However, if a child hasn't done this time of pre-instrumetal course, I'd say that 6 or 7 years of age is a better age to start because there is a lot to take in."

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Committment

What advice would you have for parents looking to start lessons. "If your child isn't enjoying an instrument, try some taster lessons. Inquire at your local music school for a series of a few lessons initially to see if they like it. Sometimes children think it is one thing when in fact, it is another and the reality of hand position etc might put them off."

"I'd also advise parents that once your child commits to an instrument, don't let them give it up too easily. Give them a chance to get over the hurdle of the hard part, it is also a good lesson for their future. Try to meet the music teacher and don't be afraid to switch and find a teacher that inspires them. A good teacher-student relationship is key."

"Once your child commits to an instrument, don't let them give it up too easily. Give them a chance to get over the hurdle of the hard part."

The benefits of music for a child are huge. It's using the part of their brain used to learn a second language, it involves maths skills and introduces them to a love of music, it also gives them a self-confidence when they can play something in front of a group.

Lifelong love

Chris Rooney started playing trombone at the age of 11 and has played everything from classical music to Jamaican ska since. In 2008, he completed his diploma in music teaching and performance at the Royal Irish Academy of Music and has regularly taught music since then. He now works with DabbledoMusic, which makes music more accessible for primary schools.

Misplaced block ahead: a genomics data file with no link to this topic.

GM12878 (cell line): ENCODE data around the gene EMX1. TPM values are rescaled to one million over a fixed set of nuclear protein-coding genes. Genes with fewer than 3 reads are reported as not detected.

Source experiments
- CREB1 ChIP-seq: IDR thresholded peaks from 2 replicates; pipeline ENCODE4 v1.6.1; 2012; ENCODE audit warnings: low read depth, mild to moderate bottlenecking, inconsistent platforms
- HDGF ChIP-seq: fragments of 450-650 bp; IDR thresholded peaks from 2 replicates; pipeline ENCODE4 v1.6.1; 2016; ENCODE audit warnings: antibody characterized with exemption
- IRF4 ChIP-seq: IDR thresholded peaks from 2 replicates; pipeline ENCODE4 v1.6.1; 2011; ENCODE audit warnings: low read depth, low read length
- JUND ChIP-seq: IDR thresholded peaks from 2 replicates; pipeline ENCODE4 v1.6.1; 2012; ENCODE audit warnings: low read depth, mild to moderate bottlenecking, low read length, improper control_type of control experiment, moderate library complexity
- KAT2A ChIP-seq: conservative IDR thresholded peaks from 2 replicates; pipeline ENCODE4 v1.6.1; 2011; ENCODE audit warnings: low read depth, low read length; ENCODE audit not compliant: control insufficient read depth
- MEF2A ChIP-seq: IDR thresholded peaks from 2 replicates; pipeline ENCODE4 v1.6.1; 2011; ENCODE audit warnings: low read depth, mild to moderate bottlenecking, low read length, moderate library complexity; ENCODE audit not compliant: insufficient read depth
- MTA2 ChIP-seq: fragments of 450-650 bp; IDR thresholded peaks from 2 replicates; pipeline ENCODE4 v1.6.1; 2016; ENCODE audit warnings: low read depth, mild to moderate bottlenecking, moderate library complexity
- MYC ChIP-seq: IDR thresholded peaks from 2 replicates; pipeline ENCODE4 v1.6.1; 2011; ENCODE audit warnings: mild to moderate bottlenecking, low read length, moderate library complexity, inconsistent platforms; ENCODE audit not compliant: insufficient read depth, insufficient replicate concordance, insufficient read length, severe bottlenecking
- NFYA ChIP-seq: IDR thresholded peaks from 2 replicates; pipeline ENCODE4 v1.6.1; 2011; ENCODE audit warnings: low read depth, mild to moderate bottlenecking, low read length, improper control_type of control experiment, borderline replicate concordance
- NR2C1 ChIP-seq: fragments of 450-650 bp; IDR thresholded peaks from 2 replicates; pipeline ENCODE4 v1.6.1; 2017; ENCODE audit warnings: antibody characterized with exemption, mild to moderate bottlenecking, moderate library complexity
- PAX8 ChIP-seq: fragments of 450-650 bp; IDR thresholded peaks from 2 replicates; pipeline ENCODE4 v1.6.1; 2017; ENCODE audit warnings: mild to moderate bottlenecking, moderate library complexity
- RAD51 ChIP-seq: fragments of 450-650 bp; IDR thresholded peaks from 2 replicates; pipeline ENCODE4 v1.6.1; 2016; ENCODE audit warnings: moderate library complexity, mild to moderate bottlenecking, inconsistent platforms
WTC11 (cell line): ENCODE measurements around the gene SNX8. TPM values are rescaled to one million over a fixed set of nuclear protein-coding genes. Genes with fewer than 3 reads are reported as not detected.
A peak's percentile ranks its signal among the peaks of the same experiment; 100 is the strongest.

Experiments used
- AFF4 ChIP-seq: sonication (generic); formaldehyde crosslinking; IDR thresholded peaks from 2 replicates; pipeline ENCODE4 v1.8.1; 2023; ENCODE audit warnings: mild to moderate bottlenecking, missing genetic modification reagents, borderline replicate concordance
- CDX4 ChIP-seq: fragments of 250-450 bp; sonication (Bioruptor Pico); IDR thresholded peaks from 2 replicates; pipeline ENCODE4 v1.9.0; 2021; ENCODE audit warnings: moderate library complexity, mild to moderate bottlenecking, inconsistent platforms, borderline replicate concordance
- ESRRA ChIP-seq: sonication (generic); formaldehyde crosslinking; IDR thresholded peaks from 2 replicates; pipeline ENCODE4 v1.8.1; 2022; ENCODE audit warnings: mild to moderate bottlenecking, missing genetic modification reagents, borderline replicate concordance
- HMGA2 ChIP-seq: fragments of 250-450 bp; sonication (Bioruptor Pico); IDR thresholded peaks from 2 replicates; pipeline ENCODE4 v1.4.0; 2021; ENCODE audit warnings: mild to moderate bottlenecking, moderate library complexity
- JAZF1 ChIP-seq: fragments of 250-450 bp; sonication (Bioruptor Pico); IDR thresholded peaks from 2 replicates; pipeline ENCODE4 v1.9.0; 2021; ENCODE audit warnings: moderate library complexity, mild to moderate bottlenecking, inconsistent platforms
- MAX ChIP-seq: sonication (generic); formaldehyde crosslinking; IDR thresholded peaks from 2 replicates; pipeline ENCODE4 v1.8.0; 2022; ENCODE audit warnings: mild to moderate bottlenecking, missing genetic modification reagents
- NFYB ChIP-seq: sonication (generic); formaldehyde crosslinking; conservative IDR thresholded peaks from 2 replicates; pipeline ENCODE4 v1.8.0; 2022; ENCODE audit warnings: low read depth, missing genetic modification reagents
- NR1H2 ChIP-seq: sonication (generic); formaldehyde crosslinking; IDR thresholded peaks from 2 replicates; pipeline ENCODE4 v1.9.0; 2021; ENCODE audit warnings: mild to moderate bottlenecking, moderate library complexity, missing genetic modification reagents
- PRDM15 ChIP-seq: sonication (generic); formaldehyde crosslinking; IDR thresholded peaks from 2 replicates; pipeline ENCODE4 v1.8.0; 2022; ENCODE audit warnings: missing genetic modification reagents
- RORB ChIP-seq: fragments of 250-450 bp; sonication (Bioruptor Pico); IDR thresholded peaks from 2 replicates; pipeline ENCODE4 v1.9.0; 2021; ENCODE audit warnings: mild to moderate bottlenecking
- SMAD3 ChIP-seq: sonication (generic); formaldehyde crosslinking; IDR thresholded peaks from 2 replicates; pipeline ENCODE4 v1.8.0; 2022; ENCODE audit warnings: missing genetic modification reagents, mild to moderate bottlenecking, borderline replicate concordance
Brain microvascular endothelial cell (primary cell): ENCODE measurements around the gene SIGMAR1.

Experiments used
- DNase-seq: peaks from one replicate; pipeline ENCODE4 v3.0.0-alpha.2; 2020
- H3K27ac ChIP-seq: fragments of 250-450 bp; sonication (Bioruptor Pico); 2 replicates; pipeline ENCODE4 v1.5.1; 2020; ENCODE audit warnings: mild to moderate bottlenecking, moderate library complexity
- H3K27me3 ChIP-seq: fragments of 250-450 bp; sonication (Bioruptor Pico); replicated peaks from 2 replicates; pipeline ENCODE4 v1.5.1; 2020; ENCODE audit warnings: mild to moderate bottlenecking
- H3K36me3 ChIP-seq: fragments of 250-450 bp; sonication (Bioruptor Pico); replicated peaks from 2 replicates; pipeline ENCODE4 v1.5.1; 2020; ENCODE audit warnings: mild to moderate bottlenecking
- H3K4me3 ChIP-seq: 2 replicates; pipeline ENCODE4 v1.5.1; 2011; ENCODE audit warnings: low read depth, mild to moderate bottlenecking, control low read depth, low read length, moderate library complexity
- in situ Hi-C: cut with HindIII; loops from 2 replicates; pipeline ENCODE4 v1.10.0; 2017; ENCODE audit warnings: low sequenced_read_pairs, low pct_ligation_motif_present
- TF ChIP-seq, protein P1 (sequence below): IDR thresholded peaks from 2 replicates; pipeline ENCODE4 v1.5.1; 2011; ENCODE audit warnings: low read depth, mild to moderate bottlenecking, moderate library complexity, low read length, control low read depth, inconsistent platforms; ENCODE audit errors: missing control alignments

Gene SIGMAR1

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'When you're helping your child choose the instrument they'd like to learn, start by choosing one they like the sound of. Getting them listening to different types of instruments and styles of music will greatly help them decide what they like best.
Get them to consider things like whether they'd like to play as part of a group or on their own and also whether they'd like to sing songs while playing. Instruments like the ukulele, guitar or piano will allow them to play and sing at the same time.'
Chris says not to forget the goal of taking up an instrument. "If it's a young child, consider the physicality of playing particular instruments. Learning the violin or clarinet are light and easy to hold, whereas some instruments like the trombone or double bass might be harder until they get a bit older."
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"But whatever instrument your child is starting, remember that the aim of learning about music and taking up an instrument is to develop a lifelong love of music that will help enrich your life and expand your horizons".

Image via Unsplash.com